For most areas the age discrimination regulations come into effect on Sunday, however pensions, being the special area it is, has got a small reprieve.
Instead there is a two month gap, which according to the Department for Work and Pensions (DWP), is to give employers and trustees extra time to get ready for the legislation and to raise any additional issues.
So the industry now has until the 1 December, but anybody waiting patiently for the next consultation paper to come out on this issue, will be in for a disappointment as it is going to be “an informal consultation period”, which means no lengthy papers to trawl through and respond to.
So some good news then!
However now there is the two month breathing space, what can it be used for? Well many in the industry just want some clarity on the regulations, as although pensions is exempt in many cases there is a lot of contradictory bits and pieces.
For example an occupational defined contribution (DC) scheme where the employer pays 5% to all employees regardless of age will be exempt from the regulations, however a DC Group Personal Pension (GPP), again paying 5% contribution across the board, is not exempt.
In addition the legislation is still a bit iffy about the ability to tier contributions, with the government saying offering different contributions between those over and under say 40 will definitely not be allowed, while a three tier system still likely to be considered discriminatory, but a 10 tier system which an actuary has looked at and decided is fair might be allowed.
Still with me?
So for GPPs in particular I’m not sure what the government expects them to do if they can’t pay everybody the same contributions, and can’t have a tiered system without actuarial guidance and a lot of complex calculations.
And some members of the industry suggest the default age of 65, which is scheduled for review in 2011, could lead to most employers refusing to employ people after that age because of the costs involved.
Andrew Tully, marketing technical manger at Standard Life, points out, if a worker was still employed past the age of 65 and the employer offered added benefits such as life assurance, they would still have to offer this to the older workers or be accused of age discrimination.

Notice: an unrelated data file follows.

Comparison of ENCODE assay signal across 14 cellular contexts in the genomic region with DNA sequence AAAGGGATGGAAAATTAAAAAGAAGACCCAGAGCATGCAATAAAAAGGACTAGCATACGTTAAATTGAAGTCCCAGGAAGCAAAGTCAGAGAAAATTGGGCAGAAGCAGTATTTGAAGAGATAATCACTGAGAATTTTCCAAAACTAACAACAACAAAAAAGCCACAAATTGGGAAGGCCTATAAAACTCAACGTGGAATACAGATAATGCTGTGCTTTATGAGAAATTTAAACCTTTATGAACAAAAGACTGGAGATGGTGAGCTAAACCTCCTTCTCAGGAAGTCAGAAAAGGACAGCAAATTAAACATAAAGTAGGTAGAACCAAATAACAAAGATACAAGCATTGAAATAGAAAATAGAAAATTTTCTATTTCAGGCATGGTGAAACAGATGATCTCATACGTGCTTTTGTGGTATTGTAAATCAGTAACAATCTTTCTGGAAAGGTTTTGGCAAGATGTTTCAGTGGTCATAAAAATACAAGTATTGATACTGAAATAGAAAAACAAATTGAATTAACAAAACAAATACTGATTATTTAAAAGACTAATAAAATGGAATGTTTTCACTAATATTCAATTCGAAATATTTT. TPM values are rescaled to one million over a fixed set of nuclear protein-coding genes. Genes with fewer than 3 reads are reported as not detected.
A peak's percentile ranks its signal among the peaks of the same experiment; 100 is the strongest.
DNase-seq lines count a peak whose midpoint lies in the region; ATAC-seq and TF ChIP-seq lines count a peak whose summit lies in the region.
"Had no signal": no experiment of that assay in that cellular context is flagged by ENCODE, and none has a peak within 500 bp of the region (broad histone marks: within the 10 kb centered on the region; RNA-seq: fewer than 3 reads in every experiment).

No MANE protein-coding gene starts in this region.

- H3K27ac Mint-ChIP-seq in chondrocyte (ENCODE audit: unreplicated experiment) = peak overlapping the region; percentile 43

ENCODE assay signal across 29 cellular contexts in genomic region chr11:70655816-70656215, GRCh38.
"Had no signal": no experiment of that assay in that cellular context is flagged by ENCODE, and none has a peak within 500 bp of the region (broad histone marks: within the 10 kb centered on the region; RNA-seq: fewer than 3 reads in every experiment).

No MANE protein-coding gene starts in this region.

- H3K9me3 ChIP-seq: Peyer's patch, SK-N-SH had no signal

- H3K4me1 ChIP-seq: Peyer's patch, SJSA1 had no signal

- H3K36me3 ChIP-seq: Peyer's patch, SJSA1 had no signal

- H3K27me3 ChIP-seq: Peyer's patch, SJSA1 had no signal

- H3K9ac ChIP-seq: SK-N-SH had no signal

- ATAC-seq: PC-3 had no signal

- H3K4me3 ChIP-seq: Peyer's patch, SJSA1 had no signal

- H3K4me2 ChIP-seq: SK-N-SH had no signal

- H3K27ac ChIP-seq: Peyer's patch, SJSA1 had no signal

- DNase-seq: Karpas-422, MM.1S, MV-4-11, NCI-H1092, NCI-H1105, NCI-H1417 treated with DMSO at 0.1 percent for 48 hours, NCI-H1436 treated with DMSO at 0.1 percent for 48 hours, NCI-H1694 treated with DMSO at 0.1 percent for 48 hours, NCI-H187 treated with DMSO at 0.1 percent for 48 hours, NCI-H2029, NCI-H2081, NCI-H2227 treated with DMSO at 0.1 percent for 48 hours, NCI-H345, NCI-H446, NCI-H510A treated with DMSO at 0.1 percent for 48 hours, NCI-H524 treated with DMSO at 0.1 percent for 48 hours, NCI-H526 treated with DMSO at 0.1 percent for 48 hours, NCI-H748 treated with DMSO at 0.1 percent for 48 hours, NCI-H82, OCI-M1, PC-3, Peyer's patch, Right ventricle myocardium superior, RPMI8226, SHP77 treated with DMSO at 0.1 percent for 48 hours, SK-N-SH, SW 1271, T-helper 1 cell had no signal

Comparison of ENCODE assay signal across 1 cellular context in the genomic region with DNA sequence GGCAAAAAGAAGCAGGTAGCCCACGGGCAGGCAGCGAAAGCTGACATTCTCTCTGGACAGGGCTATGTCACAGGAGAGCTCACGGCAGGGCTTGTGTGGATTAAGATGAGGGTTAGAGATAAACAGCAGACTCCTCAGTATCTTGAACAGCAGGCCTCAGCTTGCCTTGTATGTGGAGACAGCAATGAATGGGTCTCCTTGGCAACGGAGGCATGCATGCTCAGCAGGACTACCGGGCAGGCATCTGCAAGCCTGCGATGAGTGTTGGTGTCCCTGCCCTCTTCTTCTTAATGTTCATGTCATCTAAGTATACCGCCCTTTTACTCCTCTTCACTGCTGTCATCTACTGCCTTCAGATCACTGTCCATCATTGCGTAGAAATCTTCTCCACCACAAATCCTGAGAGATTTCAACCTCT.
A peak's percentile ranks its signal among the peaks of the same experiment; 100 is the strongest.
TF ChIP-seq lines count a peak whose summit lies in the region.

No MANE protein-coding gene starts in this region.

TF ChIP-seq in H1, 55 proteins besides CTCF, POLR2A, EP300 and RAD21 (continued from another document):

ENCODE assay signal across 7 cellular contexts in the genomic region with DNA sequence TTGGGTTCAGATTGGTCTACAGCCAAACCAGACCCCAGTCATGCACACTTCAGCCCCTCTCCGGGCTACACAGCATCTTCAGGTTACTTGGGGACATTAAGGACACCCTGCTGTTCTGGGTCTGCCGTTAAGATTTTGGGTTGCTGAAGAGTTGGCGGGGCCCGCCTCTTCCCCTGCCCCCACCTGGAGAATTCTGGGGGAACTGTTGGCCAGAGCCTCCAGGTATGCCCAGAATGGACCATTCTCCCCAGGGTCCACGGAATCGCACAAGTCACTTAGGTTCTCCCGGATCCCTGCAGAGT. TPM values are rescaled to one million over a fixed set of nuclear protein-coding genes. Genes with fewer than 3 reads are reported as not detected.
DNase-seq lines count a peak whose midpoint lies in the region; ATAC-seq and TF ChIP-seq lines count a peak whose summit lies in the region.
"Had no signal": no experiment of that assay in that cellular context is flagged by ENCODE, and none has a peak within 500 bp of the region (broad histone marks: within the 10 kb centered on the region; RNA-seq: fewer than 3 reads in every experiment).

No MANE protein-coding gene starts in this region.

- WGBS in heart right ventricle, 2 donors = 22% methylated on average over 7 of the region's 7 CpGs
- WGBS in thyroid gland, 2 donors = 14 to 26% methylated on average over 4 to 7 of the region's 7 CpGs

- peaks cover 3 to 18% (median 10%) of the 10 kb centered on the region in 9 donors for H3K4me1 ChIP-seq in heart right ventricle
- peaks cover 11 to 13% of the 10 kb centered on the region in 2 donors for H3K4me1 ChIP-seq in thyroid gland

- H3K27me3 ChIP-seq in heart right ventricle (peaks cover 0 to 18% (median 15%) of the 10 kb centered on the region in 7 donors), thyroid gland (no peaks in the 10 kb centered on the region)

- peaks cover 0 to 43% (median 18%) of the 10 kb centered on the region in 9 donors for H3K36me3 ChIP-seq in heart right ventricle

And he warns it will be very difficult for employers to find an insurer willing to take that risk, maybe not at 65, but by the time the worker reaches 67 or 68, the cost would give employers serious problems.
The only possible solutions therefore would be to either cut the benefits for everyone, or simply not employ someone past the age of 65, which under the current legislation employers would be entitled to do.
However, Age Concern, supported by the trade unions, are applying for a judicial review, arguing the European Union (EU) has not set any kind of default age in its legislation, this is something which has come from the UK government and as such is not in keeping with the aim of the regulations.
But the chances of this case being resolved in the next two months are pretty slim, and while most of us would think the government would be better off delaying the legislation and going back to the drawing board on the pension related aspects – this is not going to happen.
The deadline set out by the EU for implementation of the age discrimination legislation is 2 December, the day after the pensions related regulations are scheduled to come into effect.
So with the chances of the government going against the EU and delaying the legislation until next year extremely unlikely, it seems the pensions industry has its work cut out to try and make sense of the contradictory draft regulations which are currently proposed.
Not that I want to plunge anybody into the pit of despair or anything, but this gives the industry and government just 46 (working) days to make any necessary changes, so you may want to start preparing yourself for the mass of new/amended or even unchanged regulations which are likely to land on your desk at the end of November.
There’s nothing like leaving things to the last minute, is there? But I wonder if a successful implementation would merit an entry into the Guinness Book of World Records? Maybe its something the government could look into.
If you have any comments you would like to add to this story or would like to speak to its author about a similar subject, telephone Nyree Stewart on 020 7968 4558 or email [email protected]IFAonline
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First mentioned in Cridland Report
Second acquisition of 2019